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Kumana National Park

A bird’s paradise in Sri Lanka, the sanctuary is spread over an area of more than 35000 hectares and is home to many migratory and other bird flocks. The preserve is 391 kilometers southeast of Colombo on Sri Lanka’s southeastern coast. Kumbukkan Oya made the southern boundary of the national park. Kumana is close to Yala National Park.

It was previously known as Yala East National Park but changed its name on 5th September 2006.

The park was enclosed from 1985 to March 2003 because of the attacks on the LTTE (Liberation Tigers of Tamil Elam). It has also affected by the 2004 tsunami disaster.

Some 20 lagoons and tanks feed the extensive birdlife of the national park. The lagoons are shallow, with depths of less than 2 meters. 

 One of the most excellent features of the Kumana National Park is the ‘Kumana Villu’ – a 200-hectare natural swamp lake fed by the ‘Kumbukkan Oya’ through a half-mile-long narrow channel. Multiple water birds nest in May and June at this mangrove swamp. 

Kumana Villu is inundation by seawater from time to time. The area’s high ranges from sea level to 90 meters. The mean yearly temperature is 27.30 °C (81.14 °F), and the site receives 1,300 millimeters (51.18 in) of annual rainfall.

The park’s wetland sites have surrounded by dry tract tropical thorn forests. The inland wilds’ flora has dominated by Manilkarahexandra (Sinhalese “Palu”), Hemicyclea Sepieria, Bauhinia Racemosa, Cassia fistula (“Ehela”), Chloroxylon Swietenia (“Burutha”), and Salvadora Persica species. The particular tree of the Kumana Villu is Sonneratia Caseolaris, among Typha angustifolia is the dominant reed. Terminalia arjuna trees dominate the riverine forests along the Kumbukkan Oya. The well-known aquatic plants of the swamp are colorful Ludwigia spp., Nelumbo nucifera, Nymphaea Pubescens, Aponogeton spp., and Neptunia Oleracea.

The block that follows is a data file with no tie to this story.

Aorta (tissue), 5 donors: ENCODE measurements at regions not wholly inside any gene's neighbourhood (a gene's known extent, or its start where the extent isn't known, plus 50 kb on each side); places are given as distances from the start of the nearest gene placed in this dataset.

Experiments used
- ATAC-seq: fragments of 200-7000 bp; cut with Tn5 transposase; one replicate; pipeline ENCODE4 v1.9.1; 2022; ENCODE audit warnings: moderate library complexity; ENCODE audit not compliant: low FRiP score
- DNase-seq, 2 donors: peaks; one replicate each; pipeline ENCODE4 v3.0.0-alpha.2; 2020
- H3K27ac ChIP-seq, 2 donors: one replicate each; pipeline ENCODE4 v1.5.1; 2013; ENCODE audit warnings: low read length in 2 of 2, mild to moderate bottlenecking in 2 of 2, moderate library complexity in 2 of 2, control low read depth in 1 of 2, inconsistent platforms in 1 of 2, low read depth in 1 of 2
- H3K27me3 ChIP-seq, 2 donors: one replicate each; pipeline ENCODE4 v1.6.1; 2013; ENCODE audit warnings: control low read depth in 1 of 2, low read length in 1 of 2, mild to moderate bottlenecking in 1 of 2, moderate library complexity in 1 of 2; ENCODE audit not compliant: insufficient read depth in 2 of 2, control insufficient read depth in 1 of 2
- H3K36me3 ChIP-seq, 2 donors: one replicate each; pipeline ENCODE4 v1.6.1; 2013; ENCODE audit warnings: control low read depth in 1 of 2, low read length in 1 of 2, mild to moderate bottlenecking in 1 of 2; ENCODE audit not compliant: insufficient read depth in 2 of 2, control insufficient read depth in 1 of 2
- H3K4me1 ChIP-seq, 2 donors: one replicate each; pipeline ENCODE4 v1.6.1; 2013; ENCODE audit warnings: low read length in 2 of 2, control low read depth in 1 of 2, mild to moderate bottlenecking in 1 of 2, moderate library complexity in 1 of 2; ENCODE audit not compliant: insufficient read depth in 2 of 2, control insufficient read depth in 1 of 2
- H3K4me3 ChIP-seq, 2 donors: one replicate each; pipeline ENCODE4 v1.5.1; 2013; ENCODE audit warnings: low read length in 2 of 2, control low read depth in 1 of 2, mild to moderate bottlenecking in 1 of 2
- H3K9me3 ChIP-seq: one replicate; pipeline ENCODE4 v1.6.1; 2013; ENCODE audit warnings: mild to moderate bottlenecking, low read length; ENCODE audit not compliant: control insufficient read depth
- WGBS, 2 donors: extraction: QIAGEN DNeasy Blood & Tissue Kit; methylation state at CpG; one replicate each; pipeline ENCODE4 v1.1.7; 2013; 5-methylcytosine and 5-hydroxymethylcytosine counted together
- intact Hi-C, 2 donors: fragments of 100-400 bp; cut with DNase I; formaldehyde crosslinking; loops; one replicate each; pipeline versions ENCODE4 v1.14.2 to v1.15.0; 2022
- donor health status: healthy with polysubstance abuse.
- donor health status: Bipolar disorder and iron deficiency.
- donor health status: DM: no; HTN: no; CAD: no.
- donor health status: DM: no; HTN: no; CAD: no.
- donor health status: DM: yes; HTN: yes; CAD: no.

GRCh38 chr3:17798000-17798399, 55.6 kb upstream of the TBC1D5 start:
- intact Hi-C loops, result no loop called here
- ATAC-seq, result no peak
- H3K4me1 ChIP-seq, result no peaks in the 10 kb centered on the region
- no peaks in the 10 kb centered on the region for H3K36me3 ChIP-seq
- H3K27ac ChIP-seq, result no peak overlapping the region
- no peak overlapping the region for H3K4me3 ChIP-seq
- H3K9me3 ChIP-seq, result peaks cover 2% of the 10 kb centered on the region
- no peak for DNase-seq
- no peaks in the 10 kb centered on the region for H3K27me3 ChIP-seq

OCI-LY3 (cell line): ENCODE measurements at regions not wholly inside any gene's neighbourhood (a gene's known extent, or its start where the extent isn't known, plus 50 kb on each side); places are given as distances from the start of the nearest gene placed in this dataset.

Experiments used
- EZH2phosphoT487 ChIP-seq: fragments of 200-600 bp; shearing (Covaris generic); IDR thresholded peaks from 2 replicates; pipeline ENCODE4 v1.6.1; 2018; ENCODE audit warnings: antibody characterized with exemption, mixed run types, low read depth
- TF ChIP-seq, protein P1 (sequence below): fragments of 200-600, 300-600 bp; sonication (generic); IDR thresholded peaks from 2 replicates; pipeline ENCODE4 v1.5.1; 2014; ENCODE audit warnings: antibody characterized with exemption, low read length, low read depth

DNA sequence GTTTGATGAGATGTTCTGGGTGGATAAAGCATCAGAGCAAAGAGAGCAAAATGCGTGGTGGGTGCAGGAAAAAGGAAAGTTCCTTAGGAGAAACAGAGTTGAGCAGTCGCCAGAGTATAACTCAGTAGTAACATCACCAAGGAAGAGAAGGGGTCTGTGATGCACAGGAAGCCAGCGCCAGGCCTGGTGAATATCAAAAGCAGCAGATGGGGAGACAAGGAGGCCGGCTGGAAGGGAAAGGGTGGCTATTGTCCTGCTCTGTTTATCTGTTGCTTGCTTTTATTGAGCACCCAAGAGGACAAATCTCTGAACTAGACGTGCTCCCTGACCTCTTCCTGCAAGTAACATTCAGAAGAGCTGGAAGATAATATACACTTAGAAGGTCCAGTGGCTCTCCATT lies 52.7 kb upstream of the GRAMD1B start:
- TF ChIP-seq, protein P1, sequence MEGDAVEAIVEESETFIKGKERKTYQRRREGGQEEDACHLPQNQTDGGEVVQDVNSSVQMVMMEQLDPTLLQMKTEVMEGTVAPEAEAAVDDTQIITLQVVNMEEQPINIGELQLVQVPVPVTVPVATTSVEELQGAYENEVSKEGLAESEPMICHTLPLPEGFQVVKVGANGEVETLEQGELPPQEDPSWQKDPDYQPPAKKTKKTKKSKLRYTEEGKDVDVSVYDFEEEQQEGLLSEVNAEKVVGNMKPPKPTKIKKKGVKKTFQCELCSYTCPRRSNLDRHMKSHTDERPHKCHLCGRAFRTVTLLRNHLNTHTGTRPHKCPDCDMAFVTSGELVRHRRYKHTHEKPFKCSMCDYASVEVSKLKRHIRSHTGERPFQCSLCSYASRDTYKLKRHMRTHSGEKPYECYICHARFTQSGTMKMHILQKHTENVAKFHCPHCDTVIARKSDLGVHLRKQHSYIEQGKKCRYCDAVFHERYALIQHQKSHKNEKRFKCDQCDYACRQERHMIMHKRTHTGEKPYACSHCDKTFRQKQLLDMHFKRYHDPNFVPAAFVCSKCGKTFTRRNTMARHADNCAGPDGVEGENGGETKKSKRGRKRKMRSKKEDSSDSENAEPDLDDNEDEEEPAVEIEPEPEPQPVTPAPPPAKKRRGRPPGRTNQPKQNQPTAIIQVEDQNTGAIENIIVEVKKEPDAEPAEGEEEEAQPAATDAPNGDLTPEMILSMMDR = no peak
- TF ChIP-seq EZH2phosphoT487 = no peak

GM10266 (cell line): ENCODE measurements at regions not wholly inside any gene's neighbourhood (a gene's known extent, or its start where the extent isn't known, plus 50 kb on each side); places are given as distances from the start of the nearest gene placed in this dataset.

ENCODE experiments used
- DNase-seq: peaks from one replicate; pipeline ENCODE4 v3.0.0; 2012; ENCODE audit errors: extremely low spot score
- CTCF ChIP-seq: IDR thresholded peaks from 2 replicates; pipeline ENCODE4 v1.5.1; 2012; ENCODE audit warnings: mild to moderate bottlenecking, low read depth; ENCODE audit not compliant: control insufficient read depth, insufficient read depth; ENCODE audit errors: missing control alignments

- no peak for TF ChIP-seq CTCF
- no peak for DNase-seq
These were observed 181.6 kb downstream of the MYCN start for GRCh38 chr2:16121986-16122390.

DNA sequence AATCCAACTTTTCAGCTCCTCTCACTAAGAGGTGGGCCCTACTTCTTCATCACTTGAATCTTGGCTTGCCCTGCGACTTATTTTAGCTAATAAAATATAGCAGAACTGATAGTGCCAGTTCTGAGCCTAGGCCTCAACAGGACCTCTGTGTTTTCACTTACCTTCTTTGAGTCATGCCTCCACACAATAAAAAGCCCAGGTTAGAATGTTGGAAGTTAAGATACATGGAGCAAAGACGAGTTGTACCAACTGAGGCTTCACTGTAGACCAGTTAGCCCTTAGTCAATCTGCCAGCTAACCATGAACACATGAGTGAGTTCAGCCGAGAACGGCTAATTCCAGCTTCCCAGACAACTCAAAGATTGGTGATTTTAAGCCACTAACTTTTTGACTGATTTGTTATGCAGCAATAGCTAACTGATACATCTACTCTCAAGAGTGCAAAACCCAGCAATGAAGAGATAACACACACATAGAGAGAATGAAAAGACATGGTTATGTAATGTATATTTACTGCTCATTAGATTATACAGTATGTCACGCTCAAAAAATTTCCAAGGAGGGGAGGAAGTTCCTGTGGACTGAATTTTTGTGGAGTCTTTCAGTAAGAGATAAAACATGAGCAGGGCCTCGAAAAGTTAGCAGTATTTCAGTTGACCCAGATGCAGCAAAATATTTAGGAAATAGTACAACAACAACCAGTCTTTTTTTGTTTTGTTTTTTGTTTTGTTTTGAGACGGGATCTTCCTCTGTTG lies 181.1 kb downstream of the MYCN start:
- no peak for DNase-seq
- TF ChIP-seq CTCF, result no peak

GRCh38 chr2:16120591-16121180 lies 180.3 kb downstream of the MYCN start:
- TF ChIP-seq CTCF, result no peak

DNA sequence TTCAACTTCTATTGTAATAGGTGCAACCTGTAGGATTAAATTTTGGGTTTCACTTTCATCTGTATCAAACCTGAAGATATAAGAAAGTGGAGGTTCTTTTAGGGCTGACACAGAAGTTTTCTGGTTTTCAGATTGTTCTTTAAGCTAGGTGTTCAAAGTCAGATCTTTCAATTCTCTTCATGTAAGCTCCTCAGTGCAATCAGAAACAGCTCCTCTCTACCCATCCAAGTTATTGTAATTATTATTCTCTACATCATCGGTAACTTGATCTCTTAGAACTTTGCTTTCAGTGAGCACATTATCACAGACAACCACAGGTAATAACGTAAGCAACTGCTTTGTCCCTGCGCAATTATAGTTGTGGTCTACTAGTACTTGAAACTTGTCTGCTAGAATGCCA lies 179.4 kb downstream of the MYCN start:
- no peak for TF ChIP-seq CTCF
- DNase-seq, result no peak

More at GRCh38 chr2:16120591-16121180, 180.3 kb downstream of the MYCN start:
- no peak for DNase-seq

Kumana Bird sanctuary, declared in 1938, is included within the Kumana National Park. It is one of the essential bird nesting and breeding grounds in Sri Lanka. Two hundred fiftyfive species of birds has recorded in the national park. Rare species such as the Eurasian spoonbill and great thick-knee are breeding inhabitants. Waders from Scolopacidae and Charadriidae are among the area’s visitors and waterfowl. Pintail Snipes immigrate here, flying 9,000 kilometers (5,600 mi) to 11,000 kilometers (6,800 mi) from Siberia. Asian openbill, glossy ibis, purple heron, great egret, Indian pond heron, black-crowned night heron, intermediate egret, little egret, spot-billed pelican, Indian cormorant, little cormorant, common moorhen, watercock, purple swamphen, white-breasted waterhen, pheasant-tailed jacana, black-winged stilt, lesser whistling duck and little grebe are the bird species migrate here in large flocks. Among the rare birds that immigrate to the swap are:

The yellow-footed green pigeon

Greater racket-tailed drongo, 

Malabar trogon, Red-faced malkoha, 

Sirkeer malkoha.

Pacific golden plover, greater sand plover, lesser sand plover, grey plover, ruddy turnstone, little ringed plover, wood sandpiper, marsh sandpiper, common redshank, common sandpiper, curlew sandpiper, little stint, common snipe, and pintail snipe are the common wading birds of the park.

Tilapia and mullet are the commonly fished diversity on the site. 

Mugger crocodile

Indian flap-shelled turtle and Indian black turtle are well-known reptiles inhabiting the park. Mammals such as golden jackals, wild boars, Sri Lankan elephants, European otters, and fishing cats also visit the swamp to support. The number of elephants in the Kumana has appraised at 30–40.

The Kumana site is part of an ancient civilization dating back to the 3rd century BC. It lies on the traditional annual foot pilgrimage route to the Hindu temple at Kataragama. Both Tamil and Sinhalese people receive a part in this pilgrimage.

The number of birds looked at in the national park has fallen recently. Environmentalists and wildlife lovers have expressed dismay over the proposed road from Kirinda to Panama through the park’s coastline.

If you are on a bird-watching tour in Sri Lanka, Kumana National Park is an ‘absolute must.


Useful Information

  • If you stay quiet during the safari, you can see the animals better because if you are noisy, the animals will hide from you.

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Kumana National Park

Authentic wildlife safari experience in a less visited national park in Sri Lanka
Located in the southeast corner of Sri Lanka, the 18,149 hectares Kumana National Park is a well-known eco-tourism attraction and bird sanctuary where many birds breed and roost.


Hotels Around Kumana National Park